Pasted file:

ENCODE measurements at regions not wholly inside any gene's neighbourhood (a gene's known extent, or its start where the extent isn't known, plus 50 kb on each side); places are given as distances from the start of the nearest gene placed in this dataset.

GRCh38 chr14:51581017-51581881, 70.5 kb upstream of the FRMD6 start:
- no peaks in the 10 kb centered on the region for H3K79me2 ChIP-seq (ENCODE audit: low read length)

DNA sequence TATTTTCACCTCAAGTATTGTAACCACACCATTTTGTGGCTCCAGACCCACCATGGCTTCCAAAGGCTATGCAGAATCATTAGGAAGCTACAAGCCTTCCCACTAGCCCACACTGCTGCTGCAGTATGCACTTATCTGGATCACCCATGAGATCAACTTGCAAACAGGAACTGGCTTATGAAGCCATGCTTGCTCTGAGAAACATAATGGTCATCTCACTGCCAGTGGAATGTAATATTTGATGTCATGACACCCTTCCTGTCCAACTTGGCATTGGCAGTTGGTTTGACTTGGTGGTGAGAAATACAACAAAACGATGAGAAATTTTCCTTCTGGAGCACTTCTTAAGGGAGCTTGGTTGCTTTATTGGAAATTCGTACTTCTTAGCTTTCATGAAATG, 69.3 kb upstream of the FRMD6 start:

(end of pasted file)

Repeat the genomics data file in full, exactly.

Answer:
ENCODE measurements at regions not wholly inside any gene's neighbourhood (a gene's known extent, or its start where the extent isn't known, plus 50 kb on each side); places are given as distances from the start of the nearest gene placed in this dataset.

GRCh38 chr14:51581017-51581881, 70.5 kb upstream of the FRMD6 start:
- no peaks in the 10 kb centered on the region for H3K79me2 ChIP-seq (ENCODE audit: low read length)

DNA sequence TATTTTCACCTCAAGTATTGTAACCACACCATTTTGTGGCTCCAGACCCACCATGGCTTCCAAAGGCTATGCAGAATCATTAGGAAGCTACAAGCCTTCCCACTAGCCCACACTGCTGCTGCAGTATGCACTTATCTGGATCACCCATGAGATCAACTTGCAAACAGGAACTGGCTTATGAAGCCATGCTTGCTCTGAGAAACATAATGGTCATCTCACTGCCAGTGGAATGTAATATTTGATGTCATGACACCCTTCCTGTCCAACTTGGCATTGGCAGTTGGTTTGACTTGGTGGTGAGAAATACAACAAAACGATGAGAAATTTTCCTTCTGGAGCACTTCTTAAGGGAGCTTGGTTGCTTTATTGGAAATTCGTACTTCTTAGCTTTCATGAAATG, 69.3 kb upstream of the FRMD6 start: